Contrary to popular perception, the state regulation of gambling is not an exclusive product of Enlightenment-era classic liberalism. Some seven centuries before the first neon sign lit the Las Vegas Strip, Spanish dice throwers became subject to a set of royal mandates that severely curtailed their activities. The latter half of the thirteenth century bore witness to the sweeping reforms in laws concerning gambling, a change primarily promulgated by Alfonso el Sabio (1252-1284; (1). Redacted into a single treatise, the Ordenamiento de las tafurerias, the scope and purpose of Alfonso’s legislation are not entirely dissimilar from those of contemporary gambling jurisprudence. Only royally sanctioned gaming houses were permitted; private enterprises were explicitly prohibited. The tools of the gambling trade were likewise tightly controlled, and the use of weighted or altered dice was punished severely. An arbitration procedure was instituted to adjudicate gambling table disputes, and physical violence resulted in a myriad of judicial penalties. Damaging the gaming tables was fined at the rate of one maravedi per blow dealt. This punitive paradigm was suspended, however, when the perpetrator’s head was the implement of destruction. While the head-inflicted damage was still illegal, punishment was waived as it was thought that the perpetrator had probably suffered enough. Thirteenth century Spain was a multicutural land, with Muslims, Jews, and Christians living together. While non-Christian Spaniards were welcomed in the gaming houses, they enjoyed an inferior legal status and were subject to different penalties than their counterparts.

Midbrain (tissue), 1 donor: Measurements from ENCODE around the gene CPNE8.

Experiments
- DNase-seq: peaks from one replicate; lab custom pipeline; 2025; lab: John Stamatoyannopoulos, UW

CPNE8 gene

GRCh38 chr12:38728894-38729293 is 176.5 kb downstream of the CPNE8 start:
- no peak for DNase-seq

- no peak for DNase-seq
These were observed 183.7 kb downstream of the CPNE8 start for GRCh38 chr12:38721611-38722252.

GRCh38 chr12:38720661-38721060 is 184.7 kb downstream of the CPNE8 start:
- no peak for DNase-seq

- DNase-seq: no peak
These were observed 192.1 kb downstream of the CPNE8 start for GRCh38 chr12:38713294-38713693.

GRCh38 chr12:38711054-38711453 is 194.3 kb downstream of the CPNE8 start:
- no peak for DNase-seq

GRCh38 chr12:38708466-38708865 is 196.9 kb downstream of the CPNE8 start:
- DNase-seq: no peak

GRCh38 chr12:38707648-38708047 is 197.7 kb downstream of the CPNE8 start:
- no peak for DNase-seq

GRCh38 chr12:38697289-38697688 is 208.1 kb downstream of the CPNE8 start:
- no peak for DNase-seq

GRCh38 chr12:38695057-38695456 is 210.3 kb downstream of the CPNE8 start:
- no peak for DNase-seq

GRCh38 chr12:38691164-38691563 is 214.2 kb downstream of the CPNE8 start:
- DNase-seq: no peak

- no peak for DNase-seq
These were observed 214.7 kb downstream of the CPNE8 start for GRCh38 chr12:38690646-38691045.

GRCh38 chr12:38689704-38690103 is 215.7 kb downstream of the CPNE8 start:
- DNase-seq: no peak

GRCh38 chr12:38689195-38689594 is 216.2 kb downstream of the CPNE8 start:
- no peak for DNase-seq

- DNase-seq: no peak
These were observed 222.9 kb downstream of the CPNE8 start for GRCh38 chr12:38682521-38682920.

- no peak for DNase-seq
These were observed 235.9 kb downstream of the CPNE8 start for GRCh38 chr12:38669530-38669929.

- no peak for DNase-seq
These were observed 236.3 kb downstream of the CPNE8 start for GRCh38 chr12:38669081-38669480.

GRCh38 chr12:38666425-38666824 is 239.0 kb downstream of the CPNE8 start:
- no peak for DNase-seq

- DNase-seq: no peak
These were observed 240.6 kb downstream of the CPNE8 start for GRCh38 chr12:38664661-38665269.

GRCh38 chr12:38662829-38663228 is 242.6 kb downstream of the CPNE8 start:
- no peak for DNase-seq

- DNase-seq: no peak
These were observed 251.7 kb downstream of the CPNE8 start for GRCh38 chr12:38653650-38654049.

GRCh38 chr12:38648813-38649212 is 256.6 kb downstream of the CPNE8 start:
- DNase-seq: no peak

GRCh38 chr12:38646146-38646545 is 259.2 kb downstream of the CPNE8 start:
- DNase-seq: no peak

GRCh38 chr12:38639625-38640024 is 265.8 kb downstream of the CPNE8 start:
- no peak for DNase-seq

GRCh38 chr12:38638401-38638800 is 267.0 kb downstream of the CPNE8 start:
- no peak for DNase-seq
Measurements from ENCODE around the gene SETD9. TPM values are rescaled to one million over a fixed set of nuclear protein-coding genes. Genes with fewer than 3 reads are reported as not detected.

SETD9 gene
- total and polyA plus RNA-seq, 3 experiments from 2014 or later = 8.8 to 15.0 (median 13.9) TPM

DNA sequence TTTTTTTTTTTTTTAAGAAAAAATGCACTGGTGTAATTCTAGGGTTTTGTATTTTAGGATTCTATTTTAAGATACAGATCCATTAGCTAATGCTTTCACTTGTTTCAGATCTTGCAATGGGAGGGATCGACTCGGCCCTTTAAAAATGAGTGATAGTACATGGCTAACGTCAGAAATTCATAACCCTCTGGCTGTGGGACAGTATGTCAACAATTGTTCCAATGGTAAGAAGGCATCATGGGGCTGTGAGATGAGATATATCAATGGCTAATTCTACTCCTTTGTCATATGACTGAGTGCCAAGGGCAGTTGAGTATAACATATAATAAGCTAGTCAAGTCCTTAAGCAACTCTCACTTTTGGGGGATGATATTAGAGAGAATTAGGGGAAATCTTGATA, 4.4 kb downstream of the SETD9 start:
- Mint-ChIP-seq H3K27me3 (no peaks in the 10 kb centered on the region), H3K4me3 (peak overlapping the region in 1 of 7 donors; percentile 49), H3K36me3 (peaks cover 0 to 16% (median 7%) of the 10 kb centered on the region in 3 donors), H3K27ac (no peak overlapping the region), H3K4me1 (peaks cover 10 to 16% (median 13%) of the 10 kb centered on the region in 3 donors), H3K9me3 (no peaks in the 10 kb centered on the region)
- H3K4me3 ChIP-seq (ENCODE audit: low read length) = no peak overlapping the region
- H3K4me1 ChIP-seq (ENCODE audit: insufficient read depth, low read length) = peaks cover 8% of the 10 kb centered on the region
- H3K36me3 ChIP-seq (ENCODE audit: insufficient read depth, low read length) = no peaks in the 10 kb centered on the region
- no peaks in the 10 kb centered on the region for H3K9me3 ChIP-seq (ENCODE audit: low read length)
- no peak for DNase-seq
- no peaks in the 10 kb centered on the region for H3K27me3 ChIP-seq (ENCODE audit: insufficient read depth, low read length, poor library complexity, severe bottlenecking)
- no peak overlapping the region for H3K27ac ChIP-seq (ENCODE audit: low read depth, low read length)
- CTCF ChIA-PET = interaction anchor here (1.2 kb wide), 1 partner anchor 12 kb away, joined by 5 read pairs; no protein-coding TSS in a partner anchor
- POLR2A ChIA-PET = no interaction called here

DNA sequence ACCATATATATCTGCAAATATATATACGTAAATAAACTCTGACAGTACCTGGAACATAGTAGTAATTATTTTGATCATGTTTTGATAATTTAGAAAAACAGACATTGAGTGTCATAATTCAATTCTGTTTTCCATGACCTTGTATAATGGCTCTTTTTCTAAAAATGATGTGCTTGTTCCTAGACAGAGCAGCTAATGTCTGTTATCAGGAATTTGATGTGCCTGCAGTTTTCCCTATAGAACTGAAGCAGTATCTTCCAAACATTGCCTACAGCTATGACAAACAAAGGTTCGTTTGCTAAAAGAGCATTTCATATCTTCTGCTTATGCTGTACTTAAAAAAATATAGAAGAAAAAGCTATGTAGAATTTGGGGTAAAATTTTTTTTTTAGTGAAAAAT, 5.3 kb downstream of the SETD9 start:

The particulars and peculiarities of medieval jurisprudence are intriguing and novel, but their study can also illuminate the present legal discourse on gambling. Alfonso’s legislation was hardly aimed at eliminating gambling from his Spain. Rather, the Ordenamiento de las tafurerias has two primary concerns. The first ensures that all gaming acivities be under the jurisdiction of the Crown, and that the latter receive a portion of any revenues generated. Secondly, gambling was regulated with the intent of preventing disturbances in the social order. Gambling may have been acceptable, but the sometimes-associated offenses of violence, fraud, and blasphemy were not. When the Draconian penalties (see below) are extracted and the laws are examined through the contextual lens of history, the gaps that separate them from our own seem to narrow considerably. Below is a selection of points from the Ordenamiento.
Source: Carpenter, D.E. (1988). Fickle fortune: Gambling in medieval Spain. Studies in Philology, 85(3), 267-278.
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